Click the link for Volume 1 of "Hey, That Guy's An Astros Fan!" with SportsCenter anchor Robert Flores.
Today we bring you an off-day treat while we wait for someone to get canned for this season - a second volume of "Hey, That Guy's an Astros Fan!" That Guy in question is Brad Horn, Senior Director of Communications and Education at the National Baseball Hall of Fame and Museum in Cooperstown, New York. They're not all Yankees/Mets/Red Sox fans up there.
Brad, prior to his position at the Hall of Fame, spent six years with the Texas Rangers, including the 1999-2000 seasons as assistant director of public relations. A native of Houston and a TCU graduate, Brad Horn - most importantly - is an Astros fan.
AC: What's your favorite Astros memory as a fan?
BH: Billy Hatcher's home run in the 14th inning of Game Six of the 1986 NLCS to tie the game at 4-4. I remember coming home from school to catch the game, starting in about the 7th inning. I thought for sure we were going to win it at that point, and with Mike Scott set to go in Game 7, I was ready for the World Series. Jesse Orosco had other ideas.
AC: Tell us your coolest Hall-of-Fame-related Astro story.
BH: Meeting Shaun Dean in 2005. Fan who caught two home run baseballs in the Astros' 18th inning playoff game, including Chris Burke's game-winner. Then, he is gracious enough to donate them to the Hall of Fame. Meeting him in Houston and then being able to share his excitement when he came to Cooperstown later that off-season.
AC: What's the best aspect of working at the HOF?
BH: The people and the stories. Baseball captures us and ignites the emotions unlike anything else in our society. To see people of all walks of life beam at experiencing part of baseball history, or being a part of the game, from Hall of Famers to major leaguers to regular fans, makes all of the efforts worthwhile.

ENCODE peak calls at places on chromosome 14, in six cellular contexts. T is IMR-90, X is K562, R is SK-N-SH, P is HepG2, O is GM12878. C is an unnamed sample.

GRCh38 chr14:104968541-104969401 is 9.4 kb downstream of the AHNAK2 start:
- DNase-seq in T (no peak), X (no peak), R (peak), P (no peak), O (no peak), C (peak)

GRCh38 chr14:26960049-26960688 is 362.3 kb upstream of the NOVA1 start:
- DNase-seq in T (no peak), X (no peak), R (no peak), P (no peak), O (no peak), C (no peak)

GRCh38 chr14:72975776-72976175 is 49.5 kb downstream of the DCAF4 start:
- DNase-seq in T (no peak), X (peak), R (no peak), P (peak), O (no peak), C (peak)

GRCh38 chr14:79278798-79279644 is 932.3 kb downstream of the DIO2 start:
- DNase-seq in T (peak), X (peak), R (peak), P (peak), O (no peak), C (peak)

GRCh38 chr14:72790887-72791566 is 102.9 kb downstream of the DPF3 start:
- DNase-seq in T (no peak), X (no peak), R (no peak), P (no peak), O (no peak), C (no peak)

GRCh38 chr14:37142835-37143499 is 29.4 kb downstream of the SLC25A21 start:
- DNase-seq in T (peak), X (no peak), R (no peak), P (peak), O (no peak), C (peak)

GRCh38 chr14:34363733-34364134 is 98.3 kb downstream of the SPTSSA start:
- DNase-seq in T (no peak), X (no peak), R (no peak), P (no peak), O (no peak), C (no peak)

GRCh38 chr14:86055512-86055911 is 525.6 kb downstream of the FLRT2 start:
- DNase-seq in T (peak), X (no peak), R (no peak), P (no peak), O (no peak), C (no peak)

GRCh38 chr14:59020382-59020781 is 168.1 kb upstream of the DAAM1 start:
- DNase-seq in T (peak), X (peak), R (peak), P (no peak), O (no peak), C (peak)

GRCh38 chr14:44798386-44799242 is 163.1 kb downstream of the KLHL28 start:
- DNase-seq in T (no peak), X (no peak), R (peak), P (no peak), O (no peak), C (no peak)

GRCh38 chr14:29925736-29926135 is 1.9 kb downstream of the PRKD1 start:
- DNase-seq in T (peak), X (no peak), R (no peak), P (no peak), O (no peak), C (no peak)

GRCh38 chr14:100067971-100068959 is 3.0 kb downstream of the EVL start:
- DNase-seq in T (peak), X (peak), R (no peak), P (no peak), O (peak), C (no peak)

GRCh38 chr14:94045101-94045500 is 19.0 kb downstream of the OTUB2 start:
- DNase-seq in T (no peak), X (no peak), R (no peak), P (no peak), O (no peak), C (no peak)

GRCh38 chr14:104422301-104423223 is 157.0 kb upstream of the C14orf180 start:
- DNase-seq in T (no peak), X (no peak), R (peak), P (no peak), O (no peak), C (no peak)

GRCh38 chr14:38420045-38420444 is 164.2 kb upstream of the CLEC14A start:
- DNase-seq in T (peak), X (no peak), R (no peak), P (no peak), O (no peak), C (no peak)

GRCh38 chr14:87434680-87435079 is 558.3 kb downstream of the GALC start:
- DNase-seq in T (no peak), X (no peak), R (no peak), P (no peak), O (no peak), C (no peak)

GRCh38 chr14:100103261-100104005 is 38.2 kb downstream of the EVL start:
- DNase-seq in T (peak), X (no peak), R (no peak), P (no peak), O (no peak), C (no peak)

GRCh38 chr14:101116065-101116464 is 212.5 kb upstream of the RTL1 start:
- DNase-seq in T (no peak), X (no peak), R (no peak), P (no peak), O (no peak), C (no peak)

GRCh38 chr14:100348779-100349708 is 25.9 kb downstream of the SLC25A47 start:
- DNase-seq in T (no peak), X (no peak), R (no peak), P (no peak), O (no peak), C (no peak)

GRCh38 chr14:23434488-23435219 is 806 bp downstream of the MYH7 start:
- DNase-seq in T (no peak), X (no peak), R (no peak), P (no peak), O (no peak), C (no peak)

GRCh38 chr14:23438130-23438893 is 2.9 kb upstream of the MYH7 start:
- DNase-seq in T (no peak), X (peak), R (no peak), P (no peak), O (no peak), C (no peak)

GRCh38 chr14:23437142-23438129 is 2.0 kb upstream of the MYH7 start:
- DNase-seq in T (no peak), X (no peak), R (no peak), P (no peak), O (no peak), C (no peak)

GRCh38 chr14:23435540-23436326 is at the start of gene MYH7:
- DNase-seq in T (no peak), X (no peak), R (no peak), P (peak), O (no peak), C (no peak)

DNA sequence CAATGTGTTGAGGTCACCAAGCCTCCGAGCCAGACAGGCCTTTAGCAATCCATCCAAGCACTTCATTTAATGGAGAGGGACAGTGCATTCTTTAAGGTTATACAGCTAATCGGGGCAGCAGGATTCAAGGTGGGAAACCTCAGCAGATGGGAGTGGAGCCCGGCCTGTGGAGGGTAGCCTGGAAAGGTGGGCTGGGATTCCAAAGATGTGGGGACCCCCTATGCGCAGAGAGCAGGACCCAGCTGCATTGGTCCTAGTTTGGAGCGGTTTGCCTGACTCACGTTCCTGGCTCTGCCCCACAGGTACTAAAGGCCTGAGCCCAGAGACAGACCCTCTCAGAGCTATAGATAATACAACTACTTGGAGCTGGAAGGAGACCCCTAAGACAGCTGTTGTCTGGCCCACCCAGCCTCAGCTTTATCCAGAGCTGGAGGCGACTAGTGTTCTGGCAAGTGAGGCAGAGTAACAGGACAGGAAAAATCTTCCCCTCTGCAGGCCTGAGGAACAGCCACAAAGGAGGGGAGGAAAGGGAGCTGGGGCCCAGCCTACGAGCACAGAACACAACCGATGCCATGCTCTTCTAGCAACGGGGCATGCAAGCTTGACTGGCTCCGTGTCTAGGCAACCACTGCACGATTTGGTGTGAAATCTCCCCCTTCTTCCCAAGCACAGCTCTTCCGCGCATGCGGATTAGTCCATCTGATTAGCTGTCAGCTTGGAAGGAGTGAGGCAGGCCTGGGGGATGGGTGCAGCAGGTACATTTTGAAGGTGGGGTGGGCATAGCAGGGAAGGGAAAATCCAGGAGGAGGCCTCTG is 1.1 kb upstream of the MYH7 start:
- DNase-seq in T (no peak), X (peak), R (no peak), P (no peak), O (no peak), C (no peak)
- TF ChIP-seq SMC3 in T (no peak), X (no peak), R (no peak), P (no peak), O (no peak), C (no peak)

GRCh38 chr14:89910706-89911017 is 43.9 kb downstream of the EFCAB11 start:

AC: Which Astro would bring the biggest crowd for an Induction - Biggio or Bagwell?
BH: That's like asking a parent which is his favorite child. You can't separate Biggio and Bagwell. They go together like Hall and Oates, Captain and Tenille, Mexican food and Margaritas. Let's just hope that the voters feel as passionately about their Hall of Fame chances as Astros fans do.
AC: Who is the nicest Hall of Famer you have encountered?
BH: We are fortunate to have so many "good" people who are involved with the Hall of Fame and are who Hall of Famers. I have many, many favorites among our 65 living Hall of Famers, but they don't come any nicer than Harmon Killebrew, Ozzie Smith, Hank Aaron, Monte Irvin, Bruce Sutter, Goose Gossage. The list goes on and on.
AC: Who is your favorite all-time Astro?
BH: Alan Ashby. In a landslide. I don't personally collect any baseball memories or autographs, but I have one prized possession, and it is in my office in the Hall of Fame. An Alan Ashby bat lamp, circa 1983, made from a Alan Ashby Big Stick personal model bat barrel, with an orange plastic "lamp shade" shaped like an Astros helmet. I turn it on the mornings after an Astros win in my office, it stays dark after an Astros loss.
Captip to Brad for answering some questions about his citizenship in Astros County, and I bet Brad is working in the dark a lot lately...
Know someone who's an Astros fan for Volume Three? Email firstname.lastname@example.org